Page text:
March 13, 1998
Aspiring astronauts to ride on the 'Vomit Comet'WEST LAFAYETTE, Ind. -- Two groups of Purdue University students will travel to Houston this month to experience weightlessness aboard a research jet affectionately known as the "Vomit Comet."
Each student team designs and builds an experiment to fly with them, and each also involves local elementary, middle and high-school students in the experience.
The Purdue students will depart March 22 for a week of preflight training and activities before their actual flights, scheduled from March 30 to April 4 at the Johnson Space Center in Houston. The flights are part of a program for college students sponsored by the National Aeronautics and Space Administration.
The two Purdue teams involved are from the School of Chemical Engineering and the School of Aeronautics and Astronautics, each guided by a faculty adviser.
The reaction, which takes place in a liquid, spontaneously forms patterns of color in the liquid as different chemicals travel through the medium. The experiment will be enclosed in a box so that the colors will show up better on a video camera, which also is incorporated into the box.
"This type of chemical reaction has never been performed in microgravity before, and we're very excited to be able to observe it," Saadah said. "Reactions exhibiting this type of behavior will someday need to be performed in space, and this experiment offers a window into what might be expected."
Students at Happy Hollow Elementary School in West Lafayette gave the engineering team several toys to take along, complete with specific instructions on what to do with them during the flight. Harrison High School students worked with the Purdue students in the lab to design a special box for the toys to fly in.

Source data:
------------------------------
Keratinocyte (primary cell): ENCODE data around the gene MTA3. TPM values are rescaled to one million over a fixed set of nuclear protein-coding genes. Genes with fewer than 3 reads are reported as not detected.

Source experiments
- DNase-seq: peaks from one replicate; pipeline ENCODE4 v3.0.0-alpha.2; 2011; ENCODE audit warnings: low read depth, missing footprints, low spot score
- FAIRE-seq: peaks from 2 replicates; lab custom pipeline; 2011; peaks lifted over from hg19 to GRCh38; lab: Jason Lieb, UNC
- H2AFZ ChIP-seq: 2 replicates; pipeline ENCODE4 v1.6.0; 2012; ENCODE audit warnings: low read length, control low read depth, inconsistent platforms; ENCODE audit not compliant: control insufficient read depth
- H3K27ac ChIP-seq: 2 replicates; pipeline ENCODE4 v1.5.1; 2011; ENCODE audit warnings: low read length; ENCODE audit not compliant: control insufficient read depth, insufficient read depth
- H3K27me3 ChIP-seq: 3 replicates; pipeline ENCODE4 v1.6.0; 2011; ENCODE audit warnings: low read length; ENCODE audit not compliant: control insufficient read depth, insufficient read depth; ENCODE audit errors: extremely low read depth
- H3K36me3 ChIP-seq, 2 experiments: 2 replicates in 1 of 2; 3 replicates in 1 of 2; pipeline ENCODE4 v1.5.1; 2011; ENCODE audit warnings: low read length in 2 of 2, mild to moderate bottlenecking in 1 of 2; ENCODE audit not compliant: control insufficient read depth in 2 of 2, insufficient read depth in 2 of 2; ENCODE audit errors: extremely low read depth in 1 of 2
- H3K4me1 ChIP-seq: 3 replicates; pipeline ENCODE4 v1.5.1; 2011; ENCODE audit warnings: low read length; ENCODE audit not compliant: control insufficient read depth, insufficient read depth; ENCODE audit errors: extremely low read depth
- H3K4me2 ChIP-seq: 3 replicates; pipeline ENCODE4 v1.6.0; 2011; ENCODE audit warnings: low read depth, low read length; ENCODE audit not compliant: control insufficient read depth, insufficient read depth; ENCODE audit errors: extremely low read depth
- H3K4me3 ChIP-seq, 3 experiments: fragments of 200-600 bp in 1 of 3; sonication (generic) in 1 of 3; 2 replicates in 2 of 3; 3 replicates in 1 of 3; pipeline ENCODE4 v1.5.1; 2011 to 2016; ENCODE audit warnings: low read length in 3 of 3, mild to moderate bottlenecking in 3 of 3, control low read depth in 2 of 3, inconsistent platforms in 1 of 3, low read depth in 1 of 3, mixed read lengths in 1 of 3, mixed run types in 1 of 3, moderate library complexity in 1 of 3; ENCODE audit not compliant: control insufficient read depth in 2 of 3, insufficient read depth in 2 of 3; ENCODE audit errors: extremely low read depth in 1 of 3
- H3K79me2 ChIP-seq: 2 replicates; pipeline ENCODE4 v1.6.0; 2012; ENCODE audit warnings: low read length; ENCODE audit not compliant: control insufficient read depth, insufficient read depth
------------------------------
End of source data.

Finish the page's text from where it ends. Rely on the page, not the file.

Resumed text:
"When we get back, we'll take video of our flight back to the elementary school and compare the students' predictions with what actually happened to the toys," said Hilary Grinstead, a sophomore in chemical engineering from Columbus, Ind. , who aspires to be a doctor on board the International Space Station.
Scott Schoenherr, a senior from Elkhart, Ind. , majoring in aeronautics and premed, will lead the aeronautics team on its flight. Schoenherr, who flew last year on the Vomit Comet, is also eager to join the 21 Purdue alumni who have been chosen for the astronaut program. That list includes Neil Armstrong, the first man on the moon, and two of the seven Americans who have flown on board the orbiting Russian space station Mir.
"Our experiment will study how fluid behaves in tanks under microgravity conditions," Schoenherr said. "Controlling the sloshing of liquid fuel in microgravity is important to maintaining the position of satellites in space, and it also is integral to making space missions cost-effective in terms of fuel usage."
Wainwright Middle School, Lafayette, supplied an experiment for the aeronautics flight team -- investigating what happens to a carbonated beverage when it's opened in weightlessness.
The students on Schoenherr's flight team, all majoring in aeronautics and astronautics, are: Chris Heidelberger, a sophomore from Indianapolis ; Daniel J. Radocaj, a sophomore from Massillon, Ohio ; and Jamie Schultz, a sophomore from Elroy, Wis. Other members of the team, responsible for outreach activities, designing the experiment and other tasks, are: John Dankanich, a sophomore from Hammond, Ind. ; Jonathan Edwards, a freshman from Granger, Ind. ; Casey Kirchner, a sophomore from Omaha ; Alex Morgan, a junior from St. Louis ; and Meredith Saliers, a freshman from Grand Rapids, Mich.
Chemical engineering students joining Saadah on his flight will be Trisha Beutien, a junior form Carmel, Ind. , and Jennifer Ralston, a junior from Newburgh, Ind. Other participants are the experiment team: Brad Ecker, a senior from Louisville , and Amanda Schreiweis, a junior from New Albany, Ind. ; and the outreach team: Cassandra Forthofer, a junior form Greenwood, Ind. , and Grinstead.
Sources: Nicholas Saadah, (765) 495-8088; e-mail, email@example.com